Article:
Viewpoints in Krakow. Places with a Vew of the City

One of the nicest views is usually the one from above. What interesting vantage points can be used during a trip to Krakow? We check places from which you can see the panorama of Krakow. Where to go to look at Krakow’s rooftops? Here are the most interesting publicly accessible viewpoints in Krakow.

Town Hall Tower

The Town Hall Tower in Krakow is the last remnant of the historic Town Hall missing from the Main Square. The previously existing bay window did not survive in the new post-war era. Only the tower and several rooms with exhibitions remain available to visitors. Climbing the tower of Krakow’s Town Hall, due to the high stone stairs, is not the easiest thing to do, but it is worth it. The view, especially when there is no smog, is truly magnificent. Read more about the Town Hall Tower in Krakow in a previous article.

Piłsudski Mound

Although there are 5 mounds in Krakow, not all of them are interesting enough to devote attention to them in the list of vantage points. The Piłsudski Mound is the largest mound in Poland and an interesting vantage point in Kraków. Although you cannot see the panorama of the city itself from here, and the car park in Wolski Forest is more expensive than in Western countries, it is worth coming here to admire the surroundings of Krakow and to see the highest mound in Poland. The entrance to the mound itself – fortunately – is free.

Kosciuszko Mound

Due to the post-war change of borders, it is not the Union of Lublin Mound (Kopiec Unii Lubelskiej) but the Kosciuszko Mound (Kopiec Kosciuszko) in Krakow that is probably the most popular and well-known mound in Krakow. Kosciuszko Mound was erected to commemorate one of the greatest Polish patriots. The erection of the mound was commenced on 16 October 1820. The base of the Kosciuszko Mound contains soil from the famous Raclawice, Maciejowice, as well as Dubienka and Szczekocin. Over the years, the Kosciuszko Mound has been an important patriotic symbol. It remains so to this day. The mound, which has been renovated many times, is available for sightseeing. Several days a year, entry to the Mound is free. From the top there is a view of Błonia, Krakow and the surrounding area of Krakow.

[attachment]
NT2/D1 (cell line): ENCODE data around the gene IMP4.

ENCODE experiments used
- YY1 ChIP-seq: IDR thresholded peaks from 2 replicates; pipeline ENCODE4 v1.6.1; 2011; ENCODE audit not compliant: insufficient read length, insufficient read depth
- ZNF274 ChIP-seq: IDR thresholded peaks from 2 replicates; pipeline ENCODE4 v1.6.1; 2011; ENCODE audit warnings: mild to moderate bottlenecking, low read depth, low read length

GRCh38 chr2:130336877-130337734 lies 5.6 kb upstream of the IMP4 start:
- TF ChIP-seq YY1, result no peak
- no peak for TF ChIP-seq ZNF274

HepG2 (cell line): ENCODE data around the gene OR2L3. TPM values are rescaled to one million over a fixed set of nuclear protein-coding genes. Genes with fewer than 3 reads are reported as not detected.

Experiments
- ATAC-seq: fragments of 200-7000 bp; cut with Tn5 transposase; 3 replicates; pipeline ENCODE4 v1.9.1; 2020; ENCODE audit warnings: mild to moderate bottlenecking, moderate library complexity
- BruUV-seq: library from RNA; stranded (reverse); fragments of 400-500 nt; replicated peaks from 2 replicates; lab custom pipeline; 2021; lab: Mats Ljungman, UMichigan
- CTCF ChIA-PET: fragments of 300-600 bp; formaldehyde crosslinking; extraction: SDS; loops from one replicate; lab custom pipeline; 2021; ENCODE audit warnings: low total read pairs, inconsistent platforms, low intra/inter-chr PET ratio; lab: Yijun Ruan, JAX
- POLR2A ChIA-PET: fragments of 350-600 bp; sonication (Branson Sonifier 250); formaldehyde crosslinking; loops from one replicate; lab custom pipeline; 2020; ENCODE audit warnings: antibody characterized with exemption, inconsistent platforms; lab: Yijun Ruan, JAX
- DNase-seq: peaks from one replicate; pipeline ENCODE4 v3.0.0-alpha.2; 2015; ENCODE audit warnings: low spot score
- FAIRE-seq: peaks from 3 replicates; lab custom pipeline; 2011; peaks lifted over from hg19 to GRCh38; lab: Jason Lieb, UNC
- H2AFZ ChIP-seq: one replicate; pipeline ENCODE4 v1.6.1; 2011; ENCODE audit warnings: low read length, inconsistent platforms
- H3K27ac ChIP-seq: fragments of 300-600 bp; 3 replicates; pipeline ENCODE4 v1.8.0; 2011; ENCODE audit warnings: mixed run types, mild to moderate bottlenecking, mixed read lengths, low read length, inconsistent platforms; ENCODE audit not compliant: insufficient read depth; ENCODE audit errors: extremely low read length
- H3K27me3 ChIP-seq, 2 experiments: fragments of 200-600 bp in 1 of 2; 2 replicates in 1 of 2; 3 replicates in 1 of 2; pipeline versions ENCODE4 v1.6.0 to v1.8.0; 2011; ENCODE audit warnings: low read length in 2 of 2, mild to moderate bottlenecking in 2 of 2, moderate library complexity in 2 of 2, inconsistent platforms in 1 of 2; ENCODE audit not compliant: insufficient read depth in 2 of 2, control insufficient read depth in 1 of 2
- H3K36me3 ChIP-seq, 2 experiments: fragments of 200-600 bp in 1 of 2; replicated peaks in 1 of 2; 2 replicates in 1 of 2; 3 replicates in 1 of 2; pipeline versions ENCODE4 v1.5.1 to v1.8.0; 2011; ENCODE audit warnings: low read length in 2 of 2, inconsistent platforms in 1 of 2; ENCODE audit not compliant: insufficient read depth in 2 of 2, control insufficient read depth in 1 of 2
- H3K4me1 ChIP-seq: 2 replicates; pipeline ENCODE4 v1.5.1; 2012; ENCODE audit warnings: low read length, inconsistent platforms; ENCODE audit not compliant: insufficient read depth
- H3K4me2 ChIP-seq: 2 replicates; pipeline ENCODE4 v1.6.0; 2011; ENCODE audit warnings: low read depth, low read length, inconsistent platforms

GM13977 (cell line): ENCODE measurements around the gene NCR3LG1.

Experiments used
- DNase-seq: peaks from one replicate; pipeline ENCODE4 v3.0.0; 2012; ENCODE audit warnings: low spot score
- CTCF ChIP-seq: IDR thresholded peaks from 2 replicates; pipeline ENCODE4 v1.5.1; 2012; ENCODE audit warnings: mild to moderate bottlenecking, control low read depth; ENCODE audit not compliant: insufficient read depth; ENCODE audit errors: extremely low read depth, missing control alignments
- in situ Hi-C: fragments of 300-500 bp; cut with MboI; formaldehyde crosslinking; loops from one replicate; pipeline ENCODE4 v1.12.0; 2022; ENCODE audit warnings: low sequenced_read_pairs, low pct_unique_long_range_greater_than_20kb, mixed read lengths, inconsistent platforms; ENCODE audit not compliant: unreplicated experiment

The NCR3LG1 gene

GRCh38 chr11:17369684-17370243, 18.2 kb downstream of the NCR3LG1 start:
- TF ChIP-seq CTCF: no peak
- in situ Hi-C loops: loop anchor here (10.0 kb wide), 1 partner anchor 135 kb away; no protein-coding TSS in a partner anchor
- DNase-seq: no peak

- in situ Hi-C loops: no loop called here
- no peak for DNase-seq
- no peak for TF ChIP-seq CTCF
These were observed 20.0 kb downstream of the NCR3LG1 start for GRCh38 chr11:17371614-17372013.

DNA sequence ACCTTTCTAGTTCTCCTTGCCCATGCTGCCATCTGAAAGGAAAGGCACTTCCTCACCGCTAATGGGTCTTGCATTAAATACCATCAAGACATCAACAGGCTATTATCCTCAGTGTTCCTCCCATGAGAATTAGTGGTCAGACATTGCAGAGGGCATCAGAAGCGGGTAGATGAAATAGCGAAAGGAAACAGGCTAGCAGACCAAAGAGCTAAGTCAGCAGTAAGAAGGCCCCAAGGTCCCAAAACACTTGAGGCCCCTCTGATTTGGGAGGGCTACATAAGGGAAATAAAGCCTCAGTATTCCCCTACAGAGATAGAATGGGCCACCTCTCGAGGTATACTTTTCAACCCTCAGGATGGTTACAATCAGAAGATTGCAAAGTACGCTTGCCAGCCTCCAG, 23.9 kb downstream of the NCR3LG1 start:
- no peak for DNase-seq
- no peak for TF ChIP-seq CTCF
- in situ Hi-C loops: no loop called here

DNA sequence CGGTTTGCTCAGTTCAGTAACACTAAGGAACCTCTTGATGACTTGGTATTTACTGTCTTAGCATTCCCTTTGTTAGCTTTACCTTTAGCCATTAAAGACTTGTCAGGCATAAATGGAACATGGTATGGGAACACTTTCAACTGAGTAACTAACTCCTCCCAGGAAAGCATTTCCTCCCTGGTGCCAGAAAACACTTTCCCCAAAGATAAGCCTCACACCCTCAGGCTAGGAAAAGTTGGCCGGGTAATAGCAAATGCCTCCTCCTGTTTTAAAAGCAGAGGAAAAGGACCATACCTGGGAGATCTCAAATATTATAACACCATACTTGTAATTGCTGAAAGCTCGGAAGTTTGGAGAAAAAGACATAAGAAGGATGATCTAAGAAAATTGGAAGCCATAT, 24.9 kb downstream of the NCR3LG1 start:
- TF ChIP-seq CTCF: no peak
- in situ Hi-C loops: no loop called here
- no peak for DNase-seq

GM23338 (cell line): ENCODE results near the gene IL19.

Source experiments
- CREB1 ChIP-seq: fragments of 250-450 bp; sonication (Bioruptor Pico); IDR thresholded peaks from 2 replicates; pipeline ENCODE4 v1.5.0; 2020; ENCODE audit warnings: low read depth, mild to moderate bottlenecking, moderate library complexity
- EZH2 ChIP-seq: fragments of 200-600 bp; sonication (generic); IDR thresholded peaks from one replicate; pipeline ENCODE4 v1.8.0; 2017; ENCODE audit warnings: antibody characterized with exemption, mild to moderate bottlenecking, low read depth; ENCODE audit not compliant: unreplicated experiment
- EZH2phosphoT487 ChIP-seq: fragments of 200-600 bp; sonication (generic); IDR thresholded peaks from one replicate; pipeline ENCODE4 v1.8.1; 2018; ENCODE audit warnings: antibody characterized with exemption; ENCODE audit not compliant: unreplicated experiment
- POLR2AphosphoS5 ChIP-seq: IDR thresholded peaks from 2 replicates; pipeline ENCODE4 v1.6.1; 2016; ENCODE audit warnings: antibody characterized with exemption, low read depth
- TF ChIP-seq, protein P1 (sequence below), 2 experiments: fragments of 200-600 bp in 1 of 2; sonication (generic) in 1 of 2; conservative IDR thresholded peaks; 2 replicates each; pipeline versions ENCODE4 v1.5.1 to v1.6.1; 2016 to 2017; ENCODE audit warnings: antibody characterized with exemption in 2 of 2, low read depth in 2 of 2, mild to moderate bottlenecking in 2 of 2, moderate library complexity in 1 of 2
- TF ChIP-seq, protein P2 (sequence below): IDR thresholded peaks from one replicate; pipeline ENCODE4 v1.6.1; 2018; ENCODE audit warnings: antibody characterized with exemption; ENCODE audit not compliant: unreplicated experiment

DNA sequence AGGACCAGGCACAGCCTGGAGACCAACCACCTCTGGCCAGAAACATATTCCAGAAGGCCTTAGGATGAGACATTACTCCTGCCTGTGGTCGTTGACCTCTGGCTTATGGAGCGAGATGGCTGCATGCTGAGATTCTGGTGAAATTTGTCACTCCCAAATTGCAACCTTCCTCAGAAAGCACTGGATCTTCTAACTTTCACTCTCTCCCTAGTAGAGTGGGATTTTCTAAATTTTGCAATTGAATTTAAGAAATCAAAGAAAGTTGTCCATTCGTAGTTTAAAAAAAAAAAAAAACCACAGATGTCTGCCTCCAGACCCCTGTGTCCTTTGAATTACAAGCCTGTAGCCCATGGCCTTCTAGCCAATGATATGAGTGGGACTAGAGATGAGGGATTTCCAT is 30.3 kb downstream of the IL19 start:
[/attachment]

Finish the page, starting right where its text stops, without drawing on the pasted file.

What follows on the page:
Sigismund Tower and Wawel Castle

It may not be very high up here, but it’s an interesting and, moreover, completely free viewing point in Krakow. After climbing Wawel, you can go to a specially prepared viewing terrace on the Vistula side. From here, you have a view of a bend in the river, the famous Jubilat department store or the Manggha museum of Japanese art in Dębniki. There is another, much higher and more attractive, vantage point on Wawel Castle. Unfortunately, it requires the purchase of a ticket. We are, of course, talking about the Sigismund Tower which houses the most famous bell in Poland – the Sigismund Bell.

Krakus Mound

The Krakus Mound, which is one of the attractions of Podgórze in Krakow, is another free place that is an interesting vantage point. The mound is located near the famous Lasota Hill, the Old Cemetery of Podgórze and Fort 31 Benedykt. According to legend, Krakus Mound is supposed to be the grave of the mythical founder of Krakow. There used to be a fort erected by the Austrian invaders around the mound. Today, it is a place of rest and Rękawka, organised every year. Visiting the mound is free of charge.

Przegorzaly Castle

The castle in Przegorzaly is another non-obvious place bypassed by many tourists. The building was erected by the Germans during the occupation of Krakow during World War II. The building was commissioned by Otto Wachter and built right next to the villa of the famous architect Adolf Szyszko-Bohusz, which has survived to this day. From the terraces of the villa and the castle and its surroundings, one can see the Vistula River valley, the south-west of Krakow and the Wieliczka Foothills and part of the Beskids.

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